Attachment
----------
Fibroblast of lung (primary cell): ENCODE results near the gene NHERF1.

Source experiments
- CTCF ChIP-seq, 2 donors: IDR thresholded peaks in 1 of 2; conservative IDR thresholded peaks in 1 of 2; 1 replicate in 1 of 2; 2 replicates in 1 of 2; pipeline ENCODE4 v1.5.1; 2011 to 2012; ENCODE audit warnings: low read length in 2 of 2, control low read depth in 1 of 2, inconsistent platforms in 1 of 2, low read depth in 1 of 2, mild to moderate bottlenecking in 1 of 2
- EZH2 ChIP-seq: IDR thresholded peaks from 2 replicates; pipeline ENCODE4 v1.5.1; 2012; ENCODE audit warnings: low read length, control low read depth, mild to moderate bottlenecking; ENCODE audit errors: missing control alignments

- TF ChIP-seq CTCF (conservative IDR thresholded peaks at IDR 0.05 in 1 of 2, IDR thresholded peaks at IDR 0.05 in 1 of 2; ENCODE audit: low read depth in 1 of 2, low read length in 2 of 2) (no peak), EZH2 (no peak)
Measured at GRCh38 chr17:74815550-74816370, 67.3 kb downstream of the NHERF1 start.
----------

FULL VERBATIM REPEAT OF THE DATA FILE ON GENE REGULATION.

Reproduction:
Fibroblast of lung (primary cell): ENCODE results near the gene NHERF1.

Source experiments
- CTCF ChIP-seq, 2 donors: IDR thresholded peaks in 1 of 2; conservative IDR thresholded peaks in 1 of 2; 1 replicate in 1 of 2; 2 replicates in 1 of 2; pipeline ENCODE4 v1.5.1; 2011 to 2012; ENCODE audit warnings: low read length in 2 of 2, control low read depth in 1 of 2, inconsistent platforms in 1 of 2, low read depth in 1 of 2, mild to moderate bottlenecking in 1 of 2
- EZH2 ChIP-seq: IDR thresholded peaks from 2 replicates; pipeline ENCODE4 v1.5.1; 2012; ENCODE audit warnings: low read length, control low read depth, mild to moderate bottlenecking; ENCODE audit errors: missing control alignments

- TF ChIP-seq CTCF (conservative IDR thresholded peaks at IDR 0.05 in 1 of 2, IDR thresholded peaks at IDR 0.05 in 1 of 2; ENCODE audit: low read depth in 1 of 2, low read length in 2 of 2) (no peak), EZH2 (no peak)
Measured at GRCh38 chr17:74815550-74816370, 67.3 kb downstream of the NHERF1 start.